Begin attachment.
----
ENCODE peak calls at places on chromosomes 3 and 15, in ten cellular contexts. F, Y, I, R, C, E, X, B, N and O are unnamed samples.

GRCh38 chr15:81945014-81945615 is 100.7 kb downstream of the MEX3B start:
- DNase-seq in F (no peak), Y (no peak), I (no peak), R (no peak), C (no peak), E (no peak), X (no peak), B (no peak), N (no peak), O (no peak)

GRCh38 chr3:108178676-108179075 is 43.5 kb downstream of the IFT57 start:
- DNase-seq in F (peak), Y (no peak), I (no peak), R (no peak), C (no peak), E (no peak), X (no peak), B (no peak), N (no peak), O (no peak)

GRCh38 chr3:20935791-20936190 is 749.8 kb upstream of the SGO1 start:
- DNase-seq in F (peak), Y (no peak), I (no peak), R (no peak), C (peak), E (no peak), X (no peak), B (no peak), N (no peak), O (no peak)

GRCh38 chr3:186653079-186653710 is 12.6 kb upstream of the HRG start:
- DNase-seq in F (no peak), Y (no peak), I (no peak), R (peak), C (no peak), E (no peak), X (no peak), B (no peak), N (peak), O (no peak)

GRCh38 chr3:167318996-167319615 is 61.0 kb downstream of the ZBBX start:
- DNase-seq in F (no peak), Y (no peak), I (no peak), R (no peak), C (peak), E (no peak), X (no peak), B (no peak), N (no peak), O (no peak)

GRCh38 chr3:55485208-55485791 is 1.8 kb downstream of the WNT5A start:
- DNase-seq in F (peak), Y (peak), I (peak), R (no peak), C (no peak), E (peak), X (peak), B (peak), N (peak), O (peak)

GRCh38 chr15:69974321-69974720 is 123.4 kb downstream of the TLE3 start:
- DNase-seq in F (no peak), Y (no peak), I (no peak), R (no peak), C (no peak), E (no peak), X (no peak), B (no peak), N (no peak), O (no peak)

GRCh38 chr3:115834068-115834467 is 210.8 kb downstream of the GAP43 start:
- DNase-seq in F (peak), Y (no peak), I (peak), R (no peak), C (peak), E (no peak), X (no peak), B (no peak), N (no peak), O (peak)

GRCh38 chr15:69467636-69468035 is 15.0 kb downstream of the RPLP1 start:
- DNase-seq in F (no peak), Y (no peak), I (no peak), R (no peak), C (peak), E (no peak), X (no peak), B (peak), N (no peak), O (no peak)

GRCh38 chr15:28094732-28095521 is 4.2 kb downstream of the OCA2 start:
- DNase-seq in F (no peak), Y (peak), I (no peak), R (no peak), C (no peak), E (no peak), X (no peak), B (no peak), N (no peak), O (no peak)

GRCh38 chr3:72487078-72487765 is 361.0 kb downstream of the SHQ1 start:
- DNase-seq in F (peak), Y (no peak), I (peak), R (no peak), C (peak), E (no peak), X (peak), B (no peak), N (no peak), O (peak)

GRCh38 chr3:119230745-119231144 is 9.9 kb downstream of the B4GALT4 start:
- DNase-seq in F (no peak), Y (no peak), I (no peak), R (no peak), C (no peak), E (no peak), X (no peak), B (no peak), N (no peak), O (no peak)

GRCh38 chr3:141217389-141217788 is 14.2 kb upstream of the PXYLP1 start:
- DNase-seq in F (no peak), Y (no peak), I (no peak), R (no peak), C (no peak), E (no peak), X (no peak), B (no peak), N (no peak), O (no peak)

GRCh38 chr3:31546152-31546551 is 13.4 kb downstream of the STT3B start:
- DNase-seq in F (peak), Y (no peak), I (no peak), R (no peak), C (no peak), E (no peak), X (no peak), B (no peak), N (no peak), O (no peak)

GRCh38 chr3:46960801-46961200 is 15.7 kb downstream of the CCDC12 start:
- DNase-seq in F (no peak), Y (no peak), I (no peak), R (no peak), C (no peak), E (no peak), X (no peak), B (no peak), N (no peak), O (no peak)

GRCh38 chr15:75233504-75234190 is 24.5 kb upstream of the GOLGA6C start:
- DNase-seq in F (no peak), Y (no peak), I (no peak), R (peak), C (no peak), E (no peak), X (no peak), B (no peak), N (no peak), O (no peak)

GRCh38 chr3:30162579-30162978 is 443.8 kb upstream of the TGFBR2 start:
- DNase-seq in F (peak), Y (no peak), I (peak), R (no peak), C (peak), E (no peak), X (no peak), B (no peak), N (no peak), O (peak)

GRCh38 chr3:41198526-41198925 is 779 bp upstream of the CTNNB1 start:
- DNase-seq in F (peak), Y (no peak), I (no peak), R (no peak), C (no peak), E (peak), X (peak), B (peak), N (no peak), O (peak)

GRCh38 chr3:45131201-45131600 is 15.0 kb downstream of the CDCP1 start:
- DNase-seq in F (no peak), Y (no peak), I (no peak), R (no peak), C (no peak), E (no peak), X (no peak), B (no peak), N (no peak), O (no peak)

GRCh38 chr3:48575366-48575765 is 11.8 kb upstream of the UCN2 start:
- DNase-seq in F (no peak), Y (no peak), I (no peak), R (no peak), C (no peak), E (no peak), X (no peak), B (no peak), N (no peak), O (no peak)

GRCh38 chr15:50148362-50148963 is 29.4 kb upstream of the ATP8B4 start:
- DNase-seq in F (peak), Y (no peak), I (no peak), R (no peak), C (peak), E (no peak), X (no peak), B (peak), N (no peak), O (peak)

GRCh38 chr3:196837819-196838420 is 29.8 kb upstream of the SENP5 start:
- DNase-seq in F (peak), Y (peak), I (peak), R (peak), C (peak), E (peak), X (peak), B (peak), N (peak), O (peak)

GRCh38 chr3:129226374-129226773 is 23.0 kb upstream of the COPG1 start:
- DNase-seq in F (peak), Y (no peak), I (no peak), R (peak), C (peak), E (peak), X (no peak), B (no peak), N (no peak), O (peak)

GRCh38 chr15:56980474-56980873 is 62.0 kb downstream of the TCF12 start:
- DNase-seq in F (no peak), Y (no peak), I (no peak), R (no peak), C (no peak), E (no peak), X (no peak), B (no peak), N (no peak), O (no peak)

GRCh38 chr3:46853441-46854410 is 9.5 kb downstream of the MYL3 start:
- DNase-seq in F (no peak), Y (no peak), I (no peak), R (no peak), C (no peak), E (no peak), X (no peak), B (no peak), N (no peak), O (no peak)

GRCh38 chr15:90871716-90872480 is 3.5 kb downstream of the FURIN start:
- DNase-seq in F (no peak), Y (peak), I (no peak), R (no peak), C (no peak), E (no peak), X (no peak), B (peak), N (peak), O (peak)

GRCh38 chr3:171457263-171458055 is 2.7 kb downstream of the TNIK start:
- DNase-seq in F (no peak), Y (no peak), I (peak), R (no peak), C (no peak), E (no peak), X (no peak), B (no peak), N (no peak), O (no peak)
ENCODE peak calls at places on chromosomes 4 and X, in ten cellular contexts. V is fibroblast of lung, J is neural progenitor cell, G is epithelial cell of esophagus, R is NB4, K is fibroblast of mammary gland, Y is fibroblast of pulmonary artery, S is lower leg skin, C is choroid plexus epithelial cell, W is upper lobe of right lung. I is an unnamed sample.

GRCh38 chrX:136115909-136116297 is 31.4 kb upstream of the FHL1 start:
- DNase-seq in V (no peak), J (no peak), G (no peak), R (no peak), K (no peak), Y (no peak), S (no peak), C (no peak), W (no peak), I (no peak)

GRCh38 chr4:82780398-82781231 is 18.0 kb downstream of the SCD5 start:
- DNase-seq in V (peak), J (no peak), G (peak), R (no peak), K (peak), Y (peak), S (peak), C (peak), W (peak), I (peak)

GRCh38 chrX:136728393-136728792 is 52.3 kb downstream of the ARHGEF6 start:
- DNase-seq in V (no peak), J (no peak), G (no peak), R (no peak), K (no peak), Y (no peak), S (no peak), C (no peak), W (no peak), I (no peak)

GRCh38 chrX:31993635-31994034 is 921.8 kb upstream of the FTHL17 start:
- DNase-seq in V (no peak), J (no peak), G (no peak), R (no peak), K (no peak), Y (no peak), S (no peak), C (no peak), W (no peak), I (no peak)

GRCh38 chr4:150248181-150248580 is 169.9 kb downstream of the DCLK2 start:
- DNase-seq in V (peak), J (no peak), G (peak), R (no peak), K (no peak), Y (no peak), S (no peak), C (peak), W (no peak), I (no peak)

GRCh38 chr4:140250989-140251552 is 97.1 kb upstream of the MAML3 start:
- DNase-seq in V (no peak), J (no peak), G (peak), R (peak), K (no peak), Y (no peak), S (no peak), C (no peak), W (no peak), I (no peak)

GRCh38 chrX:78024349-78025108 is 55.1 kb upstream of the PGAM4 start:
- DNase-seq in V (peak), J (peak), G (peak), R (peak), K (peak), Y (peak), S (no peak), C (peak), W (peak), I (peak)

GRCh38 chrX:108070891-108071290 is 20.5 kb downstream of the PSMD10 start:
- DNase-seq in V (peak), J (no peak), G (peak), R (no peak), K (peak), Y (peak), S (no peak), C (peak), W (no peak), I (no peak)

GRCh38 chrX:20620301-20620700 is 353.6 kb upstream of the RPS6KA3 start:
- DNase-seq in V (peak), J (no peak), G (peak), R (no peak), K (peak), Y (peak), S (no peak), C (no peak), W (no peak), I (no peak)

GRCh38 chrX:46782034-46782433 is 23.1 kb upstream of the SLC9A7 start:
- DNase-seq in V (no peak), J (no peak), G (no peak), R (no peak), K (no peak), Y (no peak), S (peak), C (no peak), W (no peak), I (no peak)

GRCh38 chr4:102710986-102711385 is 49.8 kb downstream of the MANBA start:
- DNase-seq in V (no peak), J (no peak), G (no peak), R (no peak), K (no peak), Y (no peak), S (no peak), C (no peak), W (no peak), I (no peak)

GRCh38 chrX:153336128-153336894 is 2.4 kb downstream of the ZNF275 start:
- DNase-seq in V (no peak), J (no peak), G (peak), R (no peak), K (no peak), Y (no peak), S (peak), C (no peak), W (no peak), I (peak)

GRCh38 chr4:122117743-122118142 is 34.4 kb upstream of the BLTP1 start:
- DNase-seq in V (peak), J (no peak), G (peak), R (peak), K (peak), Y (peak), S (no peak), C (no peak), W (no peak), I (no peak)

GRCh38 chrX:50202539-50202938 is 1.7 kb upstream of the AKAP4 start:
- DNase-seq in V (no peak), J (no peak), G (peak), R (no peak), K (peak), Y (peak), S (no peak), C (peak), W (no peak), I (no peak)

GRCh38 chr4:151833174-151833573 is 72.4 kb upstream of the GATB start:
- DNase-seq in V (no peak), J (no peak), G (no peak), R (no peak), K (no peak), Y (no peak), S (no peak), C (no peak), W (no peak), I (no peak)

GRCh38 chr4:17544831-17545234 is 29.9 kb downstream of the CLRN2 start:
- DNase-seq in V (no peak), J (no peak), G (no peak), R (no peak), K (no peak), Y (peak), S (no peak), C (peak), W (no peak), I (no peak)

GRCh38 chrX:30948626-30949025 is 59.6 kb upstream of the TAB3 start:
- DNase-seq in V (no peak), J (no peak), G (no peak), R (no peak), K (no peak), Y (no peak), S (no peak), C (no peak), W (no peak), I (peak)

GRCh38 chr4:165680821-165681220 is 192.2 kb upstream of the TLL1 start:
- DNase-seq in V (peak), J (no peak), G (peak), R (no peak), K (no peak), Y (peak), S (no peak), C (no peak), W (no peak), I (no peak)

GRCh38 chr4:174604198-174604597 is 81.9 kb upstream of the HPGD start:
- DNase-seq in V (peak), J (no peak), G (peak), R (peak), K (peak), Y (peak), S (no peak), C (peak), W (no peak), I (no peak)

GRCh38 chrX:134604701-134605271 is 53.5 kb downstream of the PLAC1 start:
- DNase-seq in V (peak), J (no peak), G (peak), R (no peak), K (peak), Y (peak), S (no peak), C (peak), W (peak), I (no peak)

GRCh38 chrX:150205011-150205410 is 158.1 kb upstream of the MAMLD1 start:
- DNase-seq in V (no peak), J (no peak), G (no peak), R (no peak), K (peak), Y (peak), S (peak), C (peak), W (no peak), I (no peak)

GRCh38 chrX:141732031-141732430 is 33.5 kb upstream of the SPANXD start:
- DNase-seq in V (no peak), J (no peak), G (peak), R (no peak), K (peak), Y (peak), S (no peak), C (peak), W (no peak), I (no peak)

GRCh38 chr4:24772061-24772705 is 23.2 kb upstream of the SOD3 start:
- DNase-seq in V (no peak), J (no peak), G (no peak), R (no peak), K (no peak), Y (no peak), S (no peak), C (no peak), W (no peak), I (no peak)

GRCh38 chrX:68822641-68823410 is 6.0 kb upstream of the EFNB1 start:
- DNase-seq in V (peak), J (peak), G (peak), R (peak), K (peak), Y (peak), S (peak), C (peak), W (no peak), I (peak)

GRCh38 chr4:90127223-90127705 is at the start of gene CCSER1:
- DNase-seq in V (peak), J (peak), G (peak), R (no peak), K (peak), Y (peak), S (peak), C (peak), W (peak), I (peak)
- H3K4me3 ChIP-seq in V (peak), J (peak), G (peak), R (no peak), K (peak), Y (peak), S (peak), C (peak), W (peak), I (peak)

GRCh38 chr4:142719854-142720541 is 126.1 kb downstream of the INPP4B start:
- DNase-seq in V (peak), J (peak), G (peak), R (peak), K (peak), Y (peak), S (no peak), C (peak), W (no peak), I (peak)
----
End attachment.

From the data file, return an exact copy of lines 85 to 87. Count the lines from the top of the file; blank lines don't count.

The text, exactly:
GRCh38 chr4:151833174-151833573 is 72.4 kb upstream of the GATB start:
- DNase-seq in V (no peak), J (no peak), G (no peak), R (no peak), K (no peak), Y (no peak), S (no peak), C (no peak), W (no peak), I (no peak)

GRCh38 chr4:17544831-17545234 is 29.9 kb downstream of the CLRN2 start: